Q: Must I have a trust to use your investment services?
A: Many of our clients choose trusts because of the unique advantages they offer. But you are not required to create a trust. If you prefer, you can put us to work on a less formal basis. With a letter of instruction, designating us to act as your investment agent
Q: What are the advantages of a trust?
A: With a trust you can not only draw on our broad investment capabilities but also arrange to have us perform any number of special services, now or in the future. These personalized services could range from making payments of estimated taxes while you are traveling abroad to providing full personal financial management in the event you suffer an incapacitating illness.
Also, you can name one or more beneficiaries to receive the assets of your trust at your death. Such arrangements avoid probate. Or, you can have your trust continue beyond your lifetime, serving as a source of continuing income and support for your spouse, a child or others whom you designate.
Q: Is it difficult to set up a trust?
A. Not at all. To make us your trustee you must take two steps. First, you give us written instructions in the form of a trust agreement. This agreement, which is usually drafted by an attorney, is signed by you (creator of the trust) and by us (as trustee). Then you deliver the money and/or securities you wish to place in the trust to us.
Q: If I create a trust, can I keep control?
A: Certainly. Usually our trust clients keep control in three ways:
- The trust agreement specifies that the creator may make withdrawals (or additions) at any time.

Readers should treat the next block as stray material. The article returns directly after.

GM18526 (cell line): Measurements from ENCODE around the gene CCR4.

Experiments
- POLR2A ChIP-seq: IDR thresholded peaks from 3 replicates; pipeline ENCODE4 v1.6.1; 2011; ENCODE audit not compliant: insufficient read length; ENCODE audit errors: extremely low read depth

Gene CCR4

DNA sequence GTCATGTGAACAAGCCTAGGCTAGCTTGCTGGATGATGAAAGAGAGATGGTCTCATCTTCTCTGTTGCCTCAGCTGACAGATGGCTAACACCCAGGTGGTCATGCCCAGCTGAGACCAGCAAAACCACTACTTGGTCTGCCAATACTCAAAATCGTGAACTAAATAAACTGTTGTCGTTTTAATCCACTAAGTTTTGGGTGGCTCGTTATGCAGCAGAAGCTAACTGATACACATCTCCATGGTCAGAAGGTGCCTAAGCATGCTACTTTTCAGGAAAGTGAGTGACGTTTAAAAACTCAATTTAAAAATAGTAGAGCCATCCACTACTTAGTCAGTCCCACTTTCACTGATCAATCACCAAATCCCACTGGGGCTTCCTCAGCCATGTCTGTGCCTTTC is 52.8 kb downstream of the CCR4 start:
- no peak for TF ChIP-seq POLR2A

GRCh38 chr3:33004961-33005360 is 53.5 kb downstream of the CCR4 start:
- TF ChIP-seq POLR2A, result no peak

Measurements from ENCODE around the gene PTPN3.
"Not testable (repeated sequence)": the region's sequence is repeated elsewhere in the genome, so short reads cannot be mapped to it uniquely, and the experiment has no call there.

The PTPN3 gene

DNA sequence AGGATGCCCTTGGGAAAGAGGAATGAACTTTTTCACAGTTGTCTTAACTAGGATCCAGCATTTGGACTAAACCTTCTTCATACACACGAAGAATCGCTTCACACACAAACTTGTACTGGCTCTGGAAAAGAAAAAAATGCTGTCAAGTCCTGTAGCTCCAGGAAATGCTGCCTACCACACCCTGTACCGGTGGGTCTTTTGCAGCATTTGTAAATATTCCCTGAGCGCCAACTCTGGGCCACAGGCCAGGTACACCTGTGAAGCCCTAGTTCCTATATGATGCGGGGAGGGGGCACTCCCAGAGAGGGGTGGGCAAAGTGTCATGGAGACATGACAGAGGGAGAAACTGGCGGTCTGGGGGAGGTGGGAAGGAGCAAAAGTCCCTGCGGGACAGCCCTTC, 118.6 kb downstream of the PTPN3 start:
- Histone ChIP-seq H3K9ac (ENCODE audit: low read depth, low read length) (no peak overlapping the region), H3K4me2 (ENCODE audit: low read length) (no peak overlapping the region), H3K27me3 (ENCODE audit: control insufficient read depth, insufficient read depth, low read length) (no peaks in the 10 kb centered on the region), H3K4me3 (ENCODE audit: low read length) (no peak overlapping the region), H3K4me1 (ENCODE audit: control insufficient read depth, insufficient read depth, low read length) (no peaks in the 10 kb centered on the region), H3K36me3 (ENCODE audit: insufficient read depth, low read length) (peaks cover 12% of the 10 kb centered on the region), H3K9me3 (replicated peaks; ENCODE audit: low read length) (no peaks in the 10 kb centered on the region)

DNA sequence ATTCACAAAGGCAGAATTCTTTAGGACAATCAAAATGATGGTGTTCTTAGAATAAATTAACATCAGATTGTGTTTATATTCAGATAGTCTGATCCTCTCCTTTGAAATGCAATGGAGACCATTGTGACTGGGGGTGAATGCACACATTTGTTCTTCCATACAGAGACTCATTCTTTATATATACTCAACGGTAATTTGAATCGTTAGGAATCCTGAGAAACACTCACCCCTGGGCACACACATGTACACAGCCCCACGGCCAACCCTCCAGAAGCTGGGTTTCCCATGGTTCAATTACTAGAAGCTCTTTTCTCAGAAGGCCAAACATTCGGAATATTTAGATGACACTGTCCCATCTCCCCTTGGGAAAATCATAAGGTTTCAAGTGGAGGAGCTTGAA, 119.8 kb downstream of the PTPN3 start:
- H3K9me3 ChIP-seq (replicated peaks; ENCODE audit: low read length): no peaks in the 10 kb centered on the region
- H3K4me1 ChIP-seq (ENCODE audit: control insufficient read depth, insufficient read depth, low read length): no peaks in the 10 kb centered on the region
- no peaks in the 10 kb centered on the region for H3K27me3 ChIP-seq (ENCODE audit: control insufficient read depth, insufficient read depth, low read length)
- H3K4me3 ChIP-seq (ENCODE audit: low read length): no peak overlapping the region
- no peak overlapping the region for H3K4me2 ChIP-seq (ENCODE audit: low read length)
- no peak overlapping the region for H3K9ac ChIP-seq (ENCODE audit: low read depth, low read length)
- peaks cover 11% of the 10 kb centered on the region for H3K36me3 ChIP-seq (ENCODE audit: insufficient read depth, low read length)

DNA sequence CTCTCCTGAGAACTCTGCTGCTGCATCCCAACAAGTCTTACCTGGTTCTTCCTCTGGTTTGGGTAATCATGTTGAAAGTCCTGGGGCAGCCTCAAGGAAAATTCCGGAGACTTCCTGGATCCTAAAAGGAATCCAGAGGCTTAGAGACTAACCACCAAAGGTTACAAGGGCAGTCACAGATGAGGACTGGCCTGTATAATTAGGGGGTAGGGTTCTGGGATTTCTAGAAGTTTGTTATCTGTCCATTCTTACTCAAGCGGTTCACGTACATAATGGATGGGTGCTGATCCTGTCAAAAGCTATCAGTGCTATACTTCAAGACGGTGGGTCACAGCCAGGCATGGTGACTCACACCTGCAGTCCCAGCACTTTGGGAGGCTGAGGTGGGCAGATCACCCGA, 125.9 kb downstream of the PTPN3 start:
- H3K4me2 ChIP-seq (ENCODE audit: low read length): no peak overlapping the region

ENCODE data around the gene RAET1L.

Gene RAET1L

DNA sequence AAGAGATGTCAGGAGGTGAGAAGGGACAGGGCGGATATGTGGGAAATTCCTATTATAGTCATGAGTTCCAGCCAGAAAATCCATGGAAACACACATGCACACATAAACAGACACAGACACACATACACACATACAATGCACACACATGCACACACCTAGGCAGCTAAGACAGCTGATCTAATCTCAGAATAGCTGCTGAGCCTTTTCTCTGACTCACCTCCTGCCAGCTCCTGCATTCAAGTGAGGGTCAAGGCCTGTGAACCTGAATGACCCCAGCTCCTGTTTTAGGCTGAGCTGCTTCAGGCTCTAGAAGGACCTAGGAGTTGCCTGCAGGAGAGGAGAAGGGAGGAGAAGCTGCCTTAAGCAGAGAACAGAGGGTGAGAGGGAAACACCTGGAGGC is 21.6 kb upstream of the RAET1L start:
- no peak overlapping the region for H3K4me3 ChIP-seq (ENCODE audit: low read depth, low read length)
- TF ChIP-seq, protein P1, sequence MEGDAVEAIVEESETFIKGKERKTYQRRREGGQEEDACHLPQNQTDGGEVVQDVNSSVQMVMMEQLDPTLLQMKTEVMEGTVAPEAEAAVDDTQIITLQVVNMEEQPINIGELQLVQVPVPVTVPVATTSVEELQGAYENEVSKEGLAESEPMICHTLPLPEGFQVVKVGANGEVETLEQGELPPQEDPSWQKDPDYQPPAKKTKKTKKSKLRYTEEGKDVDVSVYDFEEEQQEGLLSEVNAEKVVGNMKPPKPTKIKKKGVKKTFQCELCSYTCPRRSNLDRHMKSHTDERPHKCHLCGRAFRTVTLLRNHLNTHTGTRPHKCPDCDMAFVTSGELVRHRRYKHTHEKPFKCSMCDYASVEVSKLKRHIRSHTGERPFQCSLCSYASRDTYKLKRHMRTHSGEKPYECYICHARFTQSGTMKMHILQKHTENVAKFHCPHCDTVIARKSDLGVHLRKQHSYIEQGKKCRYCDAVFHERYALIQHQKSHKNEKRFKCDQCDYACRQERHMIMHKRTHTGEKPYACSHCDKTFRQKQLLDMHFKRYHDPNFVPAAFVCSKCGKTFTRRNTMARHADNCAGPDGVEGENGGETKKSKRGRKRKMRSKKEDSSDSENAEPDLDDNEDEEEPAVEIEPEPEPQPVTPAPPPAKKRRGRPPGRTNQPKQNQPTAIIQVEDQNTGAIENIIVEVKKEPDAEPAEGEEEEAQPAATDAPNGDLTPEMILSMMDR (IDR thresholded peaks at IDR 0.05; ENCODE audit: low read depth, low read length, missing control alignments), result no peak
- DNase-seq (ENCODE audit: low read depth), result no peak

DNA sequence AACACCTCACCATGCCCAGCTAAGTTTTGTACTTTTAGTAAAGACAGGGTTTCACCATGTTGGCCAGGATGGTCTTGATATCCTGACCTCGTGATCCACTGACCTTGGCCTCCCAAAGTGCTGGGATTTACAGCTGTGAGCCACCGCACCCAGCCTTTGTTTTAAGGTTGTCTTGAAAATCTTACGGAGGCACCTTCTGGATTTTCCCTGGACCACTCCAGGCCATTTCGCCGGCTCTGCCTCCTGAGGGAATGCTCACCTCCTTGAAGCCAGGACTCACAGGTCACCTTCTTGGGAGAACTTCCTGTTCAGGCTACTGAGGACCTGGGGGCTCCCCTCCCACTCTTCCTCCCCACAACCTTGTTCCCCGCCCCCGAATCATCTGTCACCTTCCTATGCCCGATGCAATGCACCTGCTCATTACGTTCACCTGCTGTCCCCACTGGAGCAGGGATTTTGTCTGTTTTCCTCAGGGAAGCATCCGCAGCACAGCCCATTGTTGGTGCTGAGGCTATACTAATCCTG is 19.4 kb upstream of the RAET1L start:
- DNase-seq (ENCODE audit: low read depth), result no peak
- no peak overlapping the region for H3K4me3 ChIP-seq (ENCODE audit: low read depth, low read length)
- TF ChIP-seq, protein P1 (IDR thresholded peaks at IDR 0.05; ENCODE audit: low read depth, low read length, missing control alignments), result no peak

- The creator may reserve the right to cancel the trust.
- Theator may reserve the right to give us new or different instructions by amending the trust agreement.
Q: Can I make the investment decisions?
A: If you wish. Most of our clients look to us for objective, unbiased portfolio supervision because they lack the time or specialized knowledge to do all the necessary investment homework themselves. But you can delegate as much or as little investment responsibility as you want. After all, it is your trust.
For example, you might spell out your goals and requirements in some detail, then leave the selection of specific investments to us as trustee.
Or you might start out by asking us to submit each proposed investment change for your approval until you are satisfied that we are interpreting your requirements accurately.
Or you might ask us to submit recommendations while also researching some opportunities on your own.
Q: Is trust service expensive?
A: No. Our fees are competitive with those charged by investment advisory firms (for services that may not include custodianship of securities, record-keeping and other conveniences) or by mutual funds.
Q: How big must a trust fund be?
A: If you think of millions of dollars when you hear the word “trust,” you are operating under a widespread misconception. At Paducah Bank we have the ability to handle even relatively small trusts efficiently. In any case, we do not think in terms of fixed minimums. Instead we ask ourselves, “Is a trust the best way to meet this person’s financial management needs?”
To find out whether a trust would be right for you, schedule an exploratory talk with a trust officer.
Q: How much of a return will I get on my money?
A: That depends on your goals—current income, long-term growth to offset inflation, or some balance of the two—and on ever changing investment conditions.
Historically, diversified portfolios of good-quality stocks have produced a total annual return (dividends plus growth in principal value) averaging around 10%. Bonds have produced somewhat lower returns overall, but they offer a higher level of current income than stocks.
As trustee our goal is to provide reasonably consistent returns over the years. We emphasize careful asset allocation, the selection of quality investments and constant vigilance.
Q: Are trust funds insured by the FDIC?
A: Primarily, trust funds are invested in stocks, bonds or other income producing assets. These trust investments are not bank deposits. Securities and other assets administered by a bank as trustee are held separate from the bank’s own assets, under strict audit controls and cannot be reached by the bank’s creditors.
Q: How can I find out more about trusts?
A: The trust and investment professionals at Paducah Bank and Trust Company will be glad to assemble further information for you, analyze your investment requirements and answer questions not covered here. Please call us at 270.575.6627 for more information.